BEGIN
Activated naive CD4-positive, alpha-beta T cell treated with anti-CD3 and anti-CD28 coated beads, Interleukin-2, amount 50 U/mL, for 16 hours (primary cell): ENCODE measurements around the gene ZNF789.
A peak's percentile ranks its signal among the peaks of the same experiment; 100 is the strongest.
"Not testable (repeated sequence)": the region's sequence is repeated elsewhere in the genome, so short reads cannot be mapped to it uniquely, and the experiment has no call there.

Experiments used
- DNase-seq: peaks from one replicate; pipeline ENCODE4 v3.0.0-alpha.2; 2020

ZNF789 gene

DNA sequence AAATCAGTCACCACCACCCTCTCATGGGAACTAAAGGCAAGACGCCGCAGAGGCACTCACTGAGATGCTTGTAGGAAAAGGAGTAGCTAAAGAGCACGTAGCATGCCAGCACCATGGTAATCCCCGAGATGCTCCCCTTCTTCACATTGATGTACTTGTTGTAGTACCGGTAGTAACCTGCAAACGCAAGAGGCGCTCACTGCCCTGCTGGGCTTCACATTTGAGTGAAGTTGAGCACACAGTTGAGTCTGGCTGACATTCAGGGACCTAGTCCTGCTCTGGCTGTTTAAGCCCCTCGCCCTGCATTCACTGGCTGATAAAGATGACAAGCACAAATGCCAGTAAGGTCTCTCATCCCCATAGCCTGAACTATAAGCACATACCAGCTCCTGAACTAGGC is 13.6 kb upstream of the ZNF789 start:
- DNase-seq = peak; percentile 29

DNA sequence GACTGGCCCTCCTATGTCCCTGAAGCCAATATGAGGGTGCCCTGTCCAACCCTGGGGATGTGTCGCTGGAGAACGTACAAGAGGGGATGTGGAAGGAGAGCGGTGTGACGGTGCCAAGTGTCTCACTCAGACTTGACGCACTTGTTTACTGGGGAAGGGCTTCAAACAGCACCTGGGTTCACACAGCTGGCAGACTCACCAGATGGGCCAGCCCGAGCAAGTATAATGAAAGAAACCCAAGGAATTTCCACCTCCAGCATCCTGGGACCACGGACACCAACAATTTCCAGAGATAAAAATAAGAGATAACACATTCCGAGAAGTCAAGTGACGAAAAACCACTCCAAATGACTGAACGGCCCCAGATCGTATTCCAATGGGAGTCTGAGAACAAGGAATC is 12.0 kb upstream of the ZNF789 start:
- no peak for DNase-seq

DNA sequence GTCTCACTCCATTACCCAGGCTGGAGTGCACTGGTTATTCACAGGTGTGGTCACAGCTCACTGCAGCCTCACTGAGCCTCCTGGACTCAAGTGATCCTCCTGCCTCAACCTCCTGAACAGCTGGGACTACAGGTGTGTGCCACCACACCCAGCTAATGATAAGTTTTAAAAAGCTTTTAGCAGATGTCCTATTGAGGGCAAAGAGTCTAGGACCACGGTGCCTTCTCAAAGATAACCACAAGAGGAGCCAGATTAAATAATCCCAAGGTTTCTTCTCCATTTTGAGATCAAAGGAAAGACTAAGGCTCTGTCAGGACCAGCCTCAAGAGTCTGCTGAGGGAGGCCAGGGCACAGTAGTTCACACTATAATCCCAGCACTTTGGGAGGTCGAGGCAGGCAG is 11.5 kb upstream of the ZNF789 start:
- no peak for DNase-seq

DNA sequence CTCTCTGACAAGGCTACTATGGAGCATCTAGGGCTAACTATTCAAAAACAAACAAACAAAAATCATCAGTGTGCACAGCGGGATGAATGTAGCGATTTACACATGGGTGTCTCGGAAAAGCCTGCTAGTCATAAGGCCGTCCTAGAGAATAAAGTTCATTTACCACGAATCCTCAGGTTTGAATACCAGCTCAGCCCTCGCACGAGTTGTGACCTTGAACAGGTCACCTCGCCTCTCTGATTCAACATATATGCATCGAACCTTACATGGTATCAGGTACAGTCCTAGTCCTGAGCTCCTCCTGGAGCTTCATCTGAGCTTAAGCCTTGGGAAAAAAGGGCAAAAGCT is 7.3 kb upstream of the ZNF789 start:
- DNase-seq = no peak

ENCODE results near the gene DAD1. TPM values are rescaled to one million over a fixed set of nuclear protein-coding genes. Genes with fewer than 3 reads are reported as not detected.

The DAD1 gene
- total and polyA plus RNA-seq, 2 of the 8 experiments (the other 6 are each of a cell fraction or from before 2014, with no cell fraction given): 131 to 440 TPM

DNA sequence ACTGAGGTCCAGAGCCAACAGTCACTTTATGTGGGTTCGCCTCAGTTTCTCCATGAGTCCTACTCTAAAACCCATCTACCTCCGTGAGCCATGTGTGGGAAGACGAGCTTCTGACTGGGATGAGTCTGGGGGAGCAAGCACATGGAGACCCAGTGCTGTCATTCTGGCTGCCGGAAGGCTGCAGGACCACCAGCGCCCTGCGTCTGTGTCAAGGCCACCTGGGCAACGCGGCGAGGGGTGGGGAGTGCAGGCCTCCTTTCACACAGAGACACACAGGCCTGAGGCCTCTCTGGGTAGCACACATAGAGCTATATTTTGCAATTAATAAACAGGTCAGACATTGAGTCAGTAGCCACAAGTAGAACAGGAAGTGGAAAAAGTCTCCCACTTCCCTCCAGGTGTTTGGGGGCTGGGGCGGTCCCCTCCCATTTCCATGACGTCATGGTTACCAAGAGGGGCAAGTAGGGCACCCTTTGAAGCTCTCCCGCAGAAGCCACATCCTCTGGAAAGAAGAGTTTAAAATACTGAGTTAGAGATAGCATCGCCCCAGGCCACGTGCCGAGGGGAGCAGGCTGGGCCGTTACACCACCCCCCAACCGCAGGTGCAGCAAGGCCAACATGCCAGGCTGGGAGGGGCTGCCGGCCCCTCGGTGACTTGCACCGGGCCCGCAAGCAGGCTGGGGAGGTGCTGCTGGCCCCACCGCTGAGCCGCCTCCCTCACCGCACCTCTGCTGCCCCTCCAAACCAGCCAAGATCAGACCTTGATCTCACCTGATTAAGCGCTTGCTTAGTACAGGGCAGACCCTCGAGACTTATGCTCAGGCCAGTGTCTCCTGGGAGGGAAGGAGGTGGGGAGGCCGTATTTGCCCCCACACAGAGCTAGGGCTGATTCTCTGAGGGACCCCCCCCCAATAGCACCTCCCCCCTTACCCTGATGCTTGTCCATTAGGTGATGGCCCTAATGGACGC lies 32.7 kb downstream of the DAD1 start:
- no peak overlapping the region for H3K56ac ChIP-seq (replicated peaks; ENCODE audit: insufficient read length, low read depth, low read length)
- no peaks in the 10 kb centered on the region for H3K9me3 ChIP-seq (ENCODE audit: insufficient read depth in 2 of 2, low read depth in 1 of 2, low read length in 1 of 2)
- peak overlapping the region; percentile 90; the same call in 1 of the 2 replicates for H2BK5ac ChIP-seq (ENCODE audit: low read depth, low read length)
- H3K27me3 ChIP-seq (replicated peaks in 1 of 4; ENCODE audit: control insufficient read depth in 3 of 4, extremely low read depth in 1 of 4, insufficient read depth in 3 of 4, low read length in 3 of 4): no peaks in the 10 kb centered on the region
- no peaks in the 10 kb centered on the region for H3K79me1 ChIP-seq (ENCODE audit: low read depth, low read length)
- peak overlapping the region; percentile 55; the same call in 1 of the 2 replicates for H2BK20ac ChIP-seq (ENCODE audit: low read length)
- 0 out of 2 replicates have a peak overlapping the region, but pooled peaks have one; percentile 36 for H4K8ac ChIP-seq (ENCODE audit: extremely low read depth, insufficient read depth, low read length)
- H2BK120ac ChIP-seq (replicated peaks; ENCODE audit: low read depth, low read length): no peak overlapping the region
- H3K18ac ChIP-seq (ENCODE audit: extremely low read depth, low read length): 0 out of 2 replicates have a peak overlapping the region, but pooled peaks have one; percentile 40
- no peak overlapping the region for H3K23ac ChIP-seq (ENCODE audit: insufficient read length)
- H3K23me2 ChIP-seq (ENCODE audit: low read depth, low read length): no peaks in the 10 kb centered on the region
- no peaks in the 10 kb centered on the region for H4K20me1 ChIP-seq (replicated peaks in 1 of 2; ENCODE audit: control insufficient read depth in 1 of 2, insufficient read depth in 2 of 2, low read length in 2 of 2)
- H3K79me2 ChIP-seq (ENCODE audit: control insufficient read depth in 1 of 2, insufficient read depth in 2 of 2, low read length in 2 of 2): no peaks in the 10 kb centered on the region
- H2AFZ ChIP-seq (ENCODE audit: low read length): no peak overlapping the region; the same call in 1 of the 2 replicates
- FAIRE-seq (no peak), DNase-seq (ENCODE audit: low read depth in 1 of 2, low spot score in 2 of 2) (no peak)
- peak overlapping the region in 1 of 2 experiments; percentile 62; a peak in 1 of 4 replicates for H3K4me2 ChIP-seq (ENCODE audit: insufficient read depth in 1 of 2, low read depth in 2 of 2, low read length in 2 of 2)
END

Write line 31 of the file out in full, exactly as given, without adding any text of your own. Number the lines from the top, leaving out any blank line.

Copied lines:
- H3K79me2 ChIP-seq (ENCODE audit: control insufficient read depth in 1 of 2, insufficient read depth in 2 of 2, low read length in 2 of 2): no peaks in the 10 kb centered on the region